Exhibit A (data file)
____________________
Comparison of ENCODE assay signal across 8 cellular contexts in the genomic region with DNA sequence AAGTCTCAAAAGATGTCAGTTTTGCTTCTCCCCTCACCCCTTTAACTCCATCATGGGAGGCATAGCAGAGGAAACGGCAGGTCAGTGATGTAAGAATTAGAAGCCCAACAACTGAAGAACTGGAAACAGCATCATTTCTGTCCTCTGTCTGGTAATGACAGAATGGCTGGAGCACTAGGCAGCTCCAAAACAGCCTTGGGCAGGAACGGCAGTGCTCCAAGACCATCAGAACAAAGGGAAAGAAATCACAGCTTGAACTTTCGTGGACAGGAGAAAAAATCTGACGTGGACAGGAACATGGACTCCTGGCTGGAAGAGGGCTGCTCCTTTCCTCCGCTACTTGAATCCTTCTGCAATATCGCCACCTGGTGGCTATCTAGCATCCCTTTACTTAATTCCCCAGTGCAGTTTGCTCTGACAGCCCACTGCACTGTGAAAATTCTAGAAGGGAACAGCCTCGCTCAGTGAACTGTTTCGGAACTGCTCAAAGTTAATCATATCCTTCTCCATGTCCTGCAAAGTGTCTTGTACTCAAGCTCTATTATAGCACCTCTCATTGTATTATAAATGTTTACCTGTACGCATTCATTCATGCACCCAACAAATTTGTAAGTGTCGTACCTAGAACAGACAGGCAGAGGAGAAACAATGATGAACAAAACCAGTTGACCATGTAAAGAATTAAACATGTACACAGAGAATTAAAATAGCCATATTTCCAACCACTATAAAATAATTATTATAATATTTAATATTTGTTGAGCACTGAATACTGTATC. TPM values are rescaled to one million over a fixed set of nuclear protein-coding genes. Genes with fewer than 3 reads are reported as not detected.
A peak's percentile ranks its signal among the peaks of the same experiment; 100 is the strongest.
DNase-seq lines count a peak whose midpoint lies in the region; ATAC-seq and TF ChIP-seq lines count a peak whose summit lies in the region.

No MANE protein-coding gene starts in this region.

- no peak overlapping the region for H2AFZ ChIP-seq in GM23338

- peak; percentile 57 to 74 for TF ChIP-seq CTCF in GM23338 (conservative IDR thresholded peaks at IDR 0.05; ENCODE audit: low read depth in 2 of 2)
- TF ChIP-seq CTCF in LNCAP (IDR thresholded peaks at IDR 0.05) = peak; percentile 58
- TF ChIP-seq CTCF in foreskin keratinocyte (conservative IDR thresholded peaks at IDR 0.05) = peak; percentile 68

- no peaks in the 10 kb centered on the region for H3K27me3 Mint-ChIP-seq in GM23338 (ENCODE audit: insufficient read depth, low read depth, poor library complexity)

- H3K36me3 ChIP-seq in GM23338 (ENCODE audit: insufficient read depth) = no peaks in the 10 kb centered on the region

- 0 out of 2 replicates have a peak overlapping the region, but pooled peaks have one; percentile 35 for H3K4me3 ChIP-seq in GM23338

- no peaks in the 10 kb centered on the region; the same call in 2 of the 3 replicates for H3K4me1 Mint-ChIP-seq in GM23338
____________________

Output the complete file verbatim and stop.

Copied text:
Comparison of ENCODE assay signal across 8 cellular contexts in the genomic region with DNA sequence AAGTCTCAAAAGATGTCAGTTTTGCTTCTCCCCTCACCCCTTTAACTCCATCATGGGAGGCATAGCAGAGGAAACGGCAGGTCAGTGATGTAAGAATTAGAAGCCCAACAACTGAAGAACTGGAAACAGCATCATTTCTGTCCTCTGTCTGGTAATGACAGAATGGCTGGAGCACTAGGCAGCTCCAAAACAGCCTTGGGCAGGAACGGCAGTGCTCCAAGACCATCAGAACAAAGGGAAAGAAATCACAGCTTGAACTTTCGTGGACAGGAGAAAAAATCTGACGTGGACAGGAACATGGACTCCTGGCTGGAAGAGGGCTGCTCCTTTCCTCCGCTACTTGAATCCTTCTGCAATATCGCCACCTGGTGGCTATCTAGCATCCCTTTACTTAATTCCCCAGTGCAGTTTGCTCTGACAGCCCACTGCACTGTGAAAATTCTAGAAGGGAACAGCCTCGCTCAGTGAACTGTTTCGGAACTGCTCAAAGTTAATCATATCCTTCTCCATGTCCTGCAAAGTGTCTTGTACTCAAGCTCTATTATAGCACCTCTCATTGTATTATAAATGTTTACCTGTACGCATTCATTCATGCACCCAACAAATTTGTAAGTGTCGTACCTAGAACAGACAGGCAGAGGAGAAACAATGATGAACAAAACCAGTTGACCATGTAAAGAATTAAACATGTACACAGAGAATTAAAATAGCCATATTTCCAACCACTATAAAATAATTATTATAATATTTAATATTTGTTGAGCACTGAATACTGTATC. TPM values are rescaled to one million over a fixed set of nuclear protein-coding genes. Genes with fewer than 3 reads are reported as not detected.
A peak's percentile ranks its signal among the peaks of the same experiment; 100 is the strongest.
DNase-seq lines count a peak whose midpoint lies in the region; ATAC-seq and TF ChIP-seq lines count a peak whose summit lies in the region.

No MANE protein-coding gene starts in this region.

- no peak overlapping the region for H2AFZ ChIP-seq in GM23338

- peak; percentile 57 to 74 for TF ChIP-seq CTCF in GM23338 (conservative IDR thresholded peaks at IDR 0.05; ENCODE audit: low read depth in 2 of 2)
- TF ChIP-seq CTCF in LNCAP (IDR thresholded peaks at IDR 0.05) = peak; percentile 58
- TF ChIP-seq CTCF in foreskin keratinocyte (conservative IDR thresholded peaks at IDR 0.05) = peak; percentile 68

- no peaks in the 10 kb centered on the region for H3K27me3 Mint-ChIP-seq in GM23338 (ENCODE audit: insufficient read depth, low read depth, poor library complexity)

- H3K36me3 ChIP-seq in GM23338 (ENCODE audit: insufficient read depth) = no peaks in the 10 kb centered on the region

- 0 out of 2 replicates have a peak overlapping the region, but pooled peaks have one; percentile 35 for H3K4me3 ChIP-seq in GM23338

- no peaks in the 10 kb centered on the region; the same call in 2 of the 3 replicates for H3K4me1 Mint-ChIP-seq in GM23338